I'm getting a septoplasty and my turbines or something like that cautarized. What does my doctor mean when he also says he's going to "shave down the sides of my upper nose cartilage?" Is that going to think it out up there or get rid of the bump or what?
What Does Shaving Down the Sides of the Nose Mean?
Doctor Answers (4)
Promoted Local Answer
Turbinate Reduction and Deviated Septum Surgery
"shave down the sides of my upper nose cartilage" can mean many things. Don't assume anything. Ask your nasal surgeon the details of the proposed procedure. Does the planned surgery meet your goals and expectations? Best of luck.
Shaving down the sides of the nose
"Shaving down the sides of the nose" is not a clear statement. Doing a septoplasty and turbinate reduction is for improving the nasal airway and is not a cosmetic operation. Doing procedures to change the external appearance of the nose (Rhinoplasty) is a different operation that may or may not be done at the same time as the septoplasty. It needs to be clear if you are asking for cosmetic surgery, and if so, what you want changed such as thinning or reducing the dorsum, refining the tip, making the nose smaller, etc.
Make sure you are clear on the plan before agreeing to surgery.
Septoplasty or rhinoplasty?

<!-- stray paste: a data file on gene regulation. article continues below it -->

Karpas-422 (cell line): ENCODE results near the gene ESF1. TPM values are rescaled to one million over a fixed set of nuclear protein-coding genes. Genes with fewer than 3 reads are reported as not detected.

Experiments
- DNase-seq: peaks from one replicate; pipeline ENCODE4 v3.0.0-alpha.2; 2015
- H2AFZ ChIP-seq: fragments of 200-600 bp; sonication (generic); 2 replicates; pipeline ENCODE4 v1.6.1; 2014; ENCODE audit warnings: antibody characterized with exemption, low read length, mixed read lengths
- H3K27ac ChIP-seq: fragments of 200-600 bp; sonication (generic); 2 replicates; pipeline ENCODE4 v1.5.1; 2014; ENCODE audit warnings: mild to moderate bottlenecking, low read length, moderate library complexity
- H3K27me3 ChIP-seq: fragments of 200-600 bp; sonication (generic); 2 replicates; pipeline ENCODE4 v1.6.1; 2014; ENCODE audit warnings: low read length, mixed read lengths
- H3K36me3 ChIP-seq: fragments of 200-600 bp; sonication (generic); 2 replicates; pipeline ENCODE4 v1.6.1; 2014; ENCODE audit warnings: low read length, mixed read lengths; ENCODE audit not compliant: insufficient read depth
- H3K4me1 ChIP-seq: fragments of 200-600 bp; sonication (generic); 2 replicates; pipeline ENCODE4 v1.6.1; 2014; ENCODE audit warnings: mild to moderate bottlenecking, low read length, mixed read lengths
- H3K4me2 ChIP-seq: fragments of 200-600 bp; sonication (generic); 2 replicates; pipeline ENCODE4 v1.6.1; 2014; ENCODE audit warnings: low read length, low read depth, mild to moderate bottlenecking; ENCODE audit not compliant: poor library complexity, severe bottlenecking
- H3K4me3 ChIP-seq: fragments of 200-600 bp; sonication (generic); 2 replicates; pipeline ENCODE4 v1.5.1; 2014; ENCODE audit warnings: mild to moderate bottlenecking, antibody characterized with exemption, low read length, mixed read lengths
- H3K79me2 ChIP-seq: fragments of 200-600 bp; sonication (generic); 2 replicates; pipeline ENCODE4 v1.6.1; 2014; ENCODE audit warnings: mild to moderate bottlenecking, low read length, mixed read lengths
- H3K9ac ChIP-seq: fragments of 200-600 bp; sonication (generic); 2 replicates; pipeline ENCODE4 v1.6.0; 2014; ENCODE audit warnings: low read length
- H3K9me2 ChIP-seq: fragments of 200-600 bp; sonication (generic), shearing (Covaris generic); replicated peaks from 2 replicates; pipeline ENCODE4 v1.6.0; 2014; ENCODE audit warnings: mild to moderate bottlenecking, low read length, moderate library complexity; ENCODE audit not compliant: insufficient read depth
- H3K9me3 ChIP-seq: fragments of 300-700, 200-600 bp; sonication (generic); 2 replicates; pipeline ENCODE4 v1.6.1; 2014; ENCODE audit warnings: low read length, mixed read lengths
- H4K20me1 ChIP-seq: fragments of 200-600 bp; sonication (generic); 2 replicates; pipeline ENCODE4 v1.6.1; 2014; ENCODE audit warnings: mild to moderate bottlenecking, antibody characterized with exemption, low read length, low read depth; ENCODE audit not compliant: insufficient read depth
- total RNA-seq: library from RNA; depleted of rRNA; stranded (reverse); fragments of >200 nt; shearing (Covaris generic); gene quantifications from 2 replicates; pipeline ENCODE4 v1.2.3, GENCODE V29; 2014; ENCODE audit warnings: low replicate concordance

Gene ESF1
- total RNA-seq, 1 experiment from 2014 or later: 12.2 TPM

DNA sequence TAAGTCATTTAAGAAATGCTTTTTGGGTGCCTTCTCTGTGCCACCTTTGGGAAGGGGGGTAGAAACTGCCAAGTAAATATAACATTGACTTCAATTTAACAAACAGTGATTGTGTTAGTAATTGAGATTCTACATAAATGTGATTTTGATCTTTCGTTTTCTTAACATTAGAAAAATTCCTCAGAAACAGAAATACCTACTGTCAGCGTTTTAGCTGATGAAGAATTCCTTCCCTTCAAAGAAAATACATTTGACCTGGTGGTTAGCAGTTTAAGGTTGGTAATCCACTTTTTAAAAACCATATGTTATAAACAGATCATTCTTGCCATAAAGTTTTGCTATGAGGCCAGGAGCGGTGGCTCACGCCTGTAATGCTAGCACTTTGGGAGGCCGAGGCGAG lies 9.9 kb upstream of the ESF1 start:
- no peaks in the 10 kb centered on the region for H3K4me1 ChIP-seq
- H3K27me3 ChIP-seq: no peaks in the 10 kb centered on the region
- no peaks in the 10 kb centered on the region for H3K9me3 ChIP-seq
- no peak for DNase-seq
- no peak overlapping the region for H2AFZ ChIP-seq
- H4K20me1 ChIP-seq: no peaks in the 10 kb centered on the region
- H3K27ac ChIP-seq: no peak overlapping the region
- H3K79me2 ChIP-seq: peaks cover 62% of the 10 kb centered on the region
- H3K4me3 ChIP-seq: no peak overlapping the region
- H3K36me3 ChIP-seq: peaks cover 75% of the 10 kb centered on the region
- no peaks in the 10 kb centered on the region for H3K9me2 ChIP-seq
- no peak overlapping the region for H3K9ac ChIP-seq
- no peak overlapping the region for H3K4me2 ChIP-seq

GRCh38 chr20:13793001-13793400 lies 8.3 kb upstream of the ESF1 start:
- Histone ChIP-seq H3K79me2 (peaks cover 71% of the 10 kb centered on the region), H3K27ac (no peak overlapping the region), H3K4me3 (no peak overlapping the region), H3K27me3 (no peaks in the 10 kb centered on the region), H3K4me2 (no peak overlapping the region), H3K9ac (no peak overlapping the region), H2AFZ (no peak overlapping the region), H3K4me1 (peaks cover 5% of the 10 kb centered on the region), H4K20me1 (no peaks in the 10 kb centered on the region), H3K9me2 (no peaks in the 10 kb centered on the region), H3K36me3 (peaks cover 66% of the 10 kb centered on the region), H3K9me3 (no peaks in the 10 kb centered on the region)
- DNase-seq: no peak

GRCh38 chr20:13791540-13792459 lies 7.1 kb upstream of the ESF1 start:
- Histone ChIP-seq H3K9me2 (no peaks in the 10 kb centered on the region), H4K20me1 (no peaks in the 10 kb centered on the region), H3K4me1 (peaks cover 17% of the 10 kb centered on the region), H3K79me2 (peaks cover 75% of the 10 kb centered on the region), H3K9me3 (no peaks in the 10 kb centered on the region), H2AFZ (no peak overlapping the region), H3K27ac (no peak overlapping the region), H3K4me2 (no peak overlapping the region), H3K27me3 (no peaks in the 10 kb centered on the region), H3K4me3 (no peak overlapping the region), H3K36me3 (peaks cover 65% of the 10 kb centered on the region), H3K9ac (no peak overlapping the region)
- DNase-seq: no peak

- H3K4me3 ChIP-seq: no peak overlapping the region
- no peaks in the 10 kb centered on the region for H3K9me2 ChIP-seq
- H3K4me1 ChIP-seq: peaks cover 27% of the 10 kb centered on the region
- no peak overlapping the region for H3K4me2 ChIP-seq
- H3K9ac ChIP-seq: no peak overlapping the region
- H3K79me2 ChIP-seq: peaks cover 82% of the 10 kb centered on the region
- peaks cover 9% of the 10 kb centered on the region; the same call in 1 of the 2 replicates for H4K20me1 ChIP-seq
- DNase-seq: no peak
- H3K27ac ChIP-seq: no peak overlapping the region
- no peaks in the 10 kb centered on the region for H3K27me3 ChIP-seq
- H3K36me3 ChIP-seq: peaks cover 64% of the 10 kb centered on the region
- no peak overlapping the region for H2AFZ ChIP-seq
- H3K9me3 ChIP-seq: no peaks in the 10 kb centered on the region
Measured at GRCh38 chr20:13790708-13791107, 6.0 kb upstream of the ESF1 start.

Talk to your surgeon as he may be talking about changing the outside of your nose to improve the cosmetic appearance. There is nothing wrong with that as long as that is what you want.
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Communication With Your Surgeon Is Critical
Miscommunication is a common problem. It is imperative that you tell your doctor to explain to you in laymen terms exactly what she or he plans to do.
With you describing 'shaving the sides of the nose' is not clear. It can be nasal bones, upper lateral cartilages, alar wedge resections or low lateral osteotomies.
So, please ask your doctor for details.
These answers are for educational purposes and should not be relied upon as a substitute for medical advice you may receive from your physician. If you have a medical emergency, please call 911. These answers do not constitute or initiate a patient/doctor relationship.